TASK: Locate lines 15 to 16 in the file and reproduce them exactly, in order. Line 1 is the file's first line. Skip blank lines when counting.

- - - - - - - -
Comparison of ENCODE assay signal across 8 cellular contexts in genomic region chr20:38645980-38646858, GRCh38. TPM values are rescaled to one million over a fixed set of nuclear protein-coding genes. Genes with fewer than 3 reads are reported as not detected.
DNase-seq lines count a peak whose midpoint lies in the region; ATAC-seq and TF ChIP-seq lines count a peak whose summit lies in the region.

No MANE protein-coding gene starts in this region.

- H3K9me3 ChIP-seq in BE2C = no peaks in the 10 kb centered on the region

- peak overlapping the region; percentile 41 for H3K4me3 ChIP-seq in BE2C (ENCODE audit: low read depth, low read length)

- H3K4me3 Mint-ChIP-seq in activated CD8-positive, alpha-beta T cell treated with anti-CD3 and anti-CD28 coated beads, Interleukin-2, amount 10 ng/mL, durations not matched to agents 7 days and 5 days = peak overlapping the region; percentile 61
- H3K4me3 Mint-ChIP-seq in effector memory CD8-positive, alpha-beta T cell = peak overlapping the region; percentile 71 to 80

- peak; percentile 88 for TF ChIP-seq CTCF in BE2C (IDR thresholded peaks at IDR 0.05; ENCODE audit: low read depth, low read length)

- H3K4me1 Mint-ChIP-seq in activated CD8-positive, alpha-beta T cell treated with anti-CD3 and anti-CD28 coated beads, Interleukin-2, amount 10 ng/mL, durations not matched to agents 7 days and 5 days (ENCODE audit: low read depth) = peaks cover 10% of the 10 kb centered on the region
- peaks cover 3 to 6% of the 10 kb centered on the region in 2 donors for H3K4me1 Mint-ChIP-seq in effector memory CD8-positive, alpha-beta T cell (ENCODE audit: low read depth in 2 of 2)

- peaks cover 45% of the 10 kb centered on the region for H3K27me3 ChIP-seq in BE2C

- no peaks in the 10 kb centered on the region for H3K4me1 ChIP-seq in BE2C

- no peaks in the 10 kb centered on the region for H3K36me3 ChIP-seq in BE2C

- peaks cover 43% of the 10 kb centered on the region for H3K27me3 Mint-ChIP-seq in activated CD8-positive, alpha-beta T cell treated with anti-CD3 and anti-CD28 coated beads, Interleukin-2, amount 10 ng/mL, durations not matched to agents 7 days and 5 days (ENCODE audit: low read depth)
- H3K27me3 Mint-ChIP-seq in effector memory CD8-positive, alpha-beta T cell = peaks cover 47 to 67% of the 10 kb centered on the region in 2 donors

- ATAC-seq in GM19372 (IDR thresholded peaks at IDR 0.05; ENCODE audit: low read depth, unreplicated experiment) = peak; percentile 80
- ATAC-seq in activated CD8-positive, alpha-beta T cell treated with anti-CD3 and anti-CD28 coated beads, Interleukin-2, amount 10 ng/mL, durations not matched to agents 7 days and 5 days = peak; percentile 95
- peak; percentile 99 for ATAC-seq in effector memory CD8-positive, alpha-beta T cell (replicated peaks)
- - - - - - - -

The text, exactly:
- H3K27me3 Mint-ChIP-seq in effector memory CD8-positive, alpha-beta T cell = peaks cover 47 to 67% of the 10 kb centered on the region in 2 donors

- ATAC-seq in GM19372 (IDR thresholded peaks at IDR 0.05; ENCODE audit: low read depth, unreplicated experiment) = peak; percentile 80